The number of inhabitants of the village of Penston in 1649 is not known, but it may have been around 300 suggesting that 5% of the inhabitants could have been executed in the space of three months. Almost fifty years later, in 1697, the population of Gladsmuir parish was believed to be under 1350. In 1793, when the population of the parish was much the same at 1380, there were 340 families, 59 on them living in Penston, suggesting a population of perhaps 340 for the village. In 1836, the population of Penston was stated to be 302. [13]

Margaret Dicksone

Margaret Dicksone of Nisbet in Pencaitland parish and Penston in Gladsmuir parish was one of those accused of being a witch and being found guilty, her punishment was typical; she was strangled to death an 23 June 1649 at The Sands in Haddington and her body was then burnt to ashes. [6] [15]

Some reputed witches such as Helen Guthrie claimed to have met individually with the devil at midnight. [16] Similarly, Margaret Dicksone declared that the devil had appeared to her in the likeness of a gentleman in green clothes at midnight. As with many other witches, she appeared to have been drawing on folk belief regarding fairies to satisfy her interrogators’ questions regarding the devil. [17]

New information marker to replace the old sign with errors at the Witches' Stone just outside Spott.


  1. Margaret Dickson Executed on 23 June 1649 at The Sands in Haddington. [6]
  2. Agnes Hunter Executed on 23 June 1649 at The Sands in Haddington. [6]
  3. Isobel Murray Executed on 23 June 1649 at The Sands in Haddington. [6]
  4. Helen Fairlie Executed on 24 July 1649 at The Sands in Haddington. [6]
  5. Barbara Purdie Executed on 24 July 1649 at The Sands in Haddington. [6]
  6. Helen Lawson Executed on 24 July 1649 at The Sands in Haddington. [6]
  7. John Weir Executed on 24 July 1649 at The Sands in Haddington. [6]
  8. Margaret Robertson Executed on 17 August 1649 at The Sands in Haddington. [6]
  9. Margaret Bartilman Executed on 17 August 1649 at The Sands in Haddington. [6]
  10. Agnes Broun Executed on 17 August 1649 at The Sands in Haddington. [6]
  11. Janet Burgane Executed on 17 August 1649 at The Sands in Haddington. [6]
  12. Margaret Paterson Executed on 17 August 1649 at The Sands in Haddington. [6]
  13. Jean Hunter Executed on 17 August 1649 at The Sands in Haddington. [6]
  14. Marjorie Nisbet Executed on 17 August 1649 at The Sands in Haddington.[6]

Tried but not executed?

  1. John Dickson [6]
  2. Marion Richieson [6]

The Accusers

  1. James Mill, farmer at Nisbet in Pencaitland parish. Witnesses claimed that Margaret Dickson hoped to God that Mill would be stabbed in a gutter like his grandfather. [6]

The Investigators

  1. John Baillie The barony baillie, acting for his brother the laird of Lamington. [6][15]
  2. John Eastone Probably an elder of Haddington kirk [6][15]
  3. Thomas Foulis Probably an elder of Haddington kirk [6][15]
  4. Robert Ker The Rev. Robert Ker had been appointed as minister of Haddington two years previously in 1647. He was the second son of Rev. John Ker, Minister of Prestonpans. [6][15] [14]

The Commissioners

  1. John Ayton [15]
  2. William Baillie It is not clear if he was Sir William Baillie, Baron of Lamington (02 January 1600 - 08 March 1668) or his eldest son William Baillie, younger of Lamington, who predeceased his father in 1652. He is not specifically identified as Sir William and William the younger is believed to have held the lands of Penston & Hoprig until his death. [15][11]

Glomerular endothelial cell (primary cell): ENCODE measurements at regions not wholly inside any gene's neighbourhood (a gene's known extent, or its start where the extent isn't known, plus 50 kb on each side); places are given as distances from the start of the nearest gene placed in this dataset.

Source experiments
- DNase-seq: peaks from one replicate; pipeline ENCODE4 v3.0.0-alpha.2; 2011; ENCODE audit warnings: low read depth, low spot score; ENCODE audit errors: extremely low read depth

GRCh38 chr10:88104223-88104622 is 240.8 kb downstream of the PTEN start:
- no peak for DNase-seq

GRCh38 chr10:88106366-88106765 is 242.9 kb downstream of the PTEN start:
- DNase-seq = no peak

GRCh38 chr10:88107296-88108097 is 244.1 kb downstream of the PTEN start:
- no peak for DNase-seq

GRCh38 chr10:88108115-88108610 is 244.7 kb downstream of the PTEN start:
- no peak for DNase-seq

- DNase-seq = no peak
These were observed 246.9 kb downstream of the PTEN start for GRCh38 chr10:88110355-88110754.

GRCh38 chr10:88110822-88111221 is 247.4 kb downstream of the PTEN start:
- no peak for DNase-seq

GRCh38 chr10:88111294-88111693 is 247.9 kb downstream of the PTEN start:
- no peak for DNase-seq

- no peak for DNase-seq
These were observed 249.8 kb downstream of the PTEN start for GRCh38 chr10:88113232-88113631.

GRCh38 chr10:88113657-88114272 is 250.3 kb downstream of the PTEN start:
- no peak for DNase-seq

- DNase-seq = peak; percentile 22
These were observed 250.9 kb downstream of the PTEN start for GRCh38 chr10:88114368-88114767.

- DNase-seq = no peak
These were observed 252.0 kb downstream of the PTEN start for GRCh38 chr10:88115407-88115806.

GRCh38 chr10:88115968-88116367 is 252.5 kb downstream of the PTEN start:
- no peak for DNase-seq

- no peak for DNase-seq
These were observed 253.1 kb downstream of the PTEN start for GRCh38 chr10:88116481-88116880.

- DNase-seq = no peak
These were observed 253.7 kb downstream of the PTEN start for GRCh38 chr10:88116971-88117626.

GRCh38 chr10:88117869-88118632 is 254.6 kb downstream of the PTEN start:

3. John Cockburn Probably John Cockburn (born ca. 1620) the Baron of Ormiston. [15]
  4. Patrick Inglis [15]
  5. Patrick Young [15]


  1. K. A. Edwards, "Witchcraft in Tudor and Stuart Scotland", in K. Cartwright, A Companion to Tudor Literature Blackwell Companions to Literature and Culture (Oxford: John Wiley & Sons, 2010), ISBN 1-4051-5477-2, p. 32.
  2. S. J. Brown, "Religion and society to c. 1900", T. M. Devine and J. Wormald, eds, The Oxford Handbook of Modern Scottish History (Oxford: Oxford University Press, 2012), ISBN 0-19-956369-1, p. 81
  3. The Survey of Scottish Witchcraft Introduction to Scottish Witchcraft
  4. John Gray Centre Witchcraft in East Lothian
  5. Roy J. M. Pugh, "The Deil's Ain: The story of witch persecution in Scotland" (Belfast: Belfast University Press, 2001), ISBN 0-9540465-0-1
  6. 6.00 6.01 6.02 6.03 6.04 6.05 6.06 6.07 6.08 6.09 6.10 6.11 6.12 6.13 6.14 6.15 6.16 6.17 6.18 6.19 6.20 6.21 6.22 The Grimsay Press. Wise Wives and Warlocks. A rogues’ gallery of East Lothian witchcraft compiled by David McK Robertson ISBN 987-1-84530-144-6, p 47
  7. Wise Wives and Warlocks East Lothian Courier, accessed 11 October 2020
  8. James William Baillie Lives of the Bailies Edinburgh, Edmonston & Douglas, 1874 p9
  9. James William Baillie Lives of the Bailies Edinburgh, Edmonston & Douglas, 1874 p36
  10. James William Baillie Lives of the Bailies Edinburgh, Edmonston & Douglas, 1874 p37
  11. 11.0 11.1 James William Baillie Lives of the Bailies Edinburgh, Edmonston & Douglas, 1874 p41
  12. Ordnance Survey of Scotland Popular Edition, Sheet 68 - Firth of Forth
  13. 13.0 13.1 Old and New Statistical Accounts for the Parish of Gladsmuir, East Lothian Written by Rev. Mr George Hamilton in 1793 and the Revd. John Ramsay in 1836.
  14. 14.0 14.1 Fasti ecclesiae scoticanae; the succession of ministers in the Church of Scotland from the reformation by Scott, Hew (1915) Edinburgh, Oliver and Boyd
  15. 15.0 15.1 15.2 15.3 15.4 15.5 15.6 15.7 15.8 15.9 Survey of Scottish Witchcraft Database Margaret Dicksone (2/7/1649)
  16. R. Begg Burns (Ed), ‘Notice of trials for witchcraft at Crook of Devon, Kinross-shire, in 1662’, Proceedings of the Society of Antiquaries of Scotland, vol 22 pp 191–192.
  17. Laura Paterson, The Witches’ Sabbath in Scotland, Proceedings of the Society of Antiquaries of Scotland, vol142 (2012), pp 371–412.